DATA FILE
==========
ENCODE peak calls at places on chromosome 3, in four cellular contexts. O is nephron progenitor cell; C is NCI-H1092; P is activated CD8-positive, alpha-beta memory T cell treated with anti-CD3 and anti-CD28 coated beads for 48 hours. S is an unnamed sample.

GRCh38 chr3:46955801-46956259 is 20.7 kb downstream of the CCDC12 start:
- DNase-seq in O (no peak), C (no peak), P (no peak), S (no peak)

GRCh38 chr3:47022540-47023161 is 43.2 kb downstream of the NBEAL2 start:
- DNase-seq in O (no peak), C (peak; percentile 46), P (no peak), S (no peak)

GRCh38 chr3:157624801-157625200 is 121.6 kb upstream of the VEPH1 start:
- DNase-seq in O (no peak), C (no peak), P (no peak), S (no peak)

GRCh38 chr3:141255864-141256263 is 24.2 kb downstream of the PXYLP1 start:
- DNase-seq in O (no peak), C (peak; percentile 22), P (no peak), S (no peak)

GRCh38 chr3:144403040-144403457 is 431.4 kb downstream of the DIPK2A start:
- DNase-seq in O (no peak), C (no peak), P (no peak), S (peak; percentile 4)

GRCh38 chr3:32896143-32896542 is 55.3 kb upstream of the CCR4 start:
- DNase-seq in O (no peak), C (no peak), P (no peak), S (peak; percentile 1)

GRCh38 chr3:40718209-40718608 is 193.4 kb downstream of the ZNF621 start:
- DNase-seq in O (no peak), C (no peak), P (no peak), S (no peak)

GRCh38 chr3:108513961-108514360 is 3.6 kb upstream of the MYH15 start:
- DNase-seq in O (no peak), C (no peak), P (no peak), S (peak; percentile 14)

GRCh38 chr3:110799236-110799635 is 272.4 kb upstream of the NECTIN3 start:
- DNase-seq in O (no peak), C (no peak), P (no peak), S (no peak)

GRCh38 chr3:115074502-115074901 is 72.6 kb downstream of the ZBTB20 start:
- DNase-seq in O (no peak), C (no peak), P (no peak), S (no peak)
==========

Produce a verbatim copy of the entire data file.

ENCODE peak calls at places on chromosome 3, in four cellular contexts. O is nephron progenitor cell; C is NCI-H1092; P is activated CD8-positive, alpha-beta memory T cell treated with anti-CD3 and anti-CD28 coated beads for 48 hours. S is an unnamed sample.

GRCh38 chr3:46955801-46956259 is 20.7 kb downstream of the CCDC12 start:
- DNase-seq in O (no peak), C (no peak), P (no peak), S (no peak)

GRCh38 chr3:47022540-47023161 is 43.2 kb downstream of the NBEAL2 start:
- DNase-seq in O (no peak), C (peak; percentile 46), P (no peak), S (no peak)

GRCh38 chr3:157624801-157625200 is 121.6 kb upstream of the VEPH1 start:
- DNase-seq in O (no peak), C (no peak), P (no peak), S (no peak)

GRCh38 chr3:141255864-141256263 is 24.2 kb downstream of the PXYLP1 start:
- DNase-seq in O (no peak), C (peak; percentile 22), P (no peak), S (no peak)

GRCh38 chr3:144403040-144403457 is 431.4 kb downstream of the DIPK2A start:
- DNase-seq in O (no peak), C (no peak), P (no peak), S (peak; percentile 4)

GRCh38 chr3:32896143-32896542 is 55.3 kb upstream of the CCR4 start:
- DNase-seq in O (no peak), C (no peak), P (no peak), S (peak; percentile 1)

GRCh38 chr3:40718209-40718608 is 193.4 kb downstream of the ZNF621 start:
- DNase-seq in O (no peak), C (no peak), P (no peak), S (no peak)

GRCh38 chr3:108513961-108514360 is 3.6 kb upstream of the MYH15 start:
- DNase-seq in O (no peak), C (no peak), P (no peak), S (peak; percentile 14)

GRCh38 chr3:110799236-110799635 is 272.4 kb upstream of the NECTIN3 start:
- DNase-seq in O (no peak), C (no peak), P (no peak), S (no peak)

GRCh38 chr3:115074502-115074901 is 72.6 kb downstream of the ZBTB20 start:
- DNase-seq in O (no peak), C (no peak), P (no peak), S (no peak)